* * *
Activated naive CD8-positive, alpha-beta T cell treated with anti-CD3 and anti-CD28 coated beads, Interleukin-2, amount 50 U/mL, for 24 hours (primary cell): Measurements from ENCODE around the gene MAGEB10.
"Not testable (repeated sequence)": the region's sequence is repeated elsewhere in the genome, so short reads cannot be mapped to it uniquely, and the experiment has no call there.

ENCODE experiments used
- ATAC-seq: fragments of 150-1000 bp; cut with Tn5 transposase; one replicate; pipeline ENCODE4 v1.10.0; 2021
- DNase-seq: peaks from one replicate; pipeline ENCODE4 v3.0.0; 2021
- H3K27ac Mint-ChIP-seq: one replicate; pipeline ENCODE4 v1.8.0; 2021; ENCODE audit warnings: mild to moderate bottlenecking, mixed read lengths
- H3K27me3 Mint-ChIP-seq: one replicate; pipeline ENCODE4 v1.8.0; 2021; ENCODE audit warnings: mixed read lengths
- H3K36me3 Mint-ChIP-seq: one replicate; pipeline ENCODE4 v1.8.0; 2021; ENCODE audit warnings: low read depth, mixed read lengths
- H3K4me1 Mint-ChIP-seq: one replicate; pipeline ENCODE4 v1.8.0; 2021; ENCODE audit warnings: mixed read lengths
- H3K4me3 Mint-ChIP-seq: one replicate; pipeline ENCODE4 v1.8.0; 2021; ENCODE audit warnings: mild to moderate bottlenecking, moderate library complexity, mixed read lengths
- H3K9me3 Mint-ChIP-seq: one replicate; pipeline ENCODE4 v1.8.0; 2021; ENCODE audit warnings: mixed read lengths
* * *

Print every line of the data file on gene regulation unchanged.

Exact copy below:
Activated naive CD8-positive, alpha-beta T cell treated with anti-CD3 and anti-CD28 coated beads, Interleukin-2, amount 50 U/mL, for 24 hours (primary cell): Measurements from ENCODE around the gene MAGEB10.
"Not testable (repeated sequence)": the region's sequence is repeated elsewhere in the genome, so short reads cannot be mapped to it uniquely, and the experiment has no call there.

ENCODE experiments used
- ATAC-seq: fragments of 150-1000 bp; cut with Tn5 transposase; one replicate; pipeline ENCODE4 v1.10.0; 2021
- DNase-seq: peaks from one replicate; pipeline ENCODE4 v3.0.0; 2021
- H3K27ac Mint-ChIP-seq: one replicate; pipeline ENCODE4 v1.8.0; 2021; ENCODE audit warnings: mild to moderate bottlenecking, mixed read lengths
- H3K27me3 Mint-ChIP-seq: one replicate; pipeline ENCODE4 v1.8.0; 2021; ENCODE audit warnings: mixed read lengths
- H3K36me3 Mint-ChIP-seq: one replicate; pipeline ENCODE4 v1.8.0; 2021; ENCODE audit warnings: low read depth, mixed read lengths
- H3K4me1 Mint-ChIP-seq: one replicate; pipeline ENCODE4 v1.8.0; 2021; ENCODE audit warnings: mixed read lengths
- H3K4me3 Mint-ChIP-seq: one replicate; pipeline ENCODE4 v1.8.0; 2021; ENCODE audit warnings: mild to moderate bottlenecking, moderate library complexity, mixed read lengths
- H3K9me3 Mint-ChIP-seq: one replicate; pipeline ENCODE4 v1.8.0; 2021; ENCODE audit warnings: mixed read lengths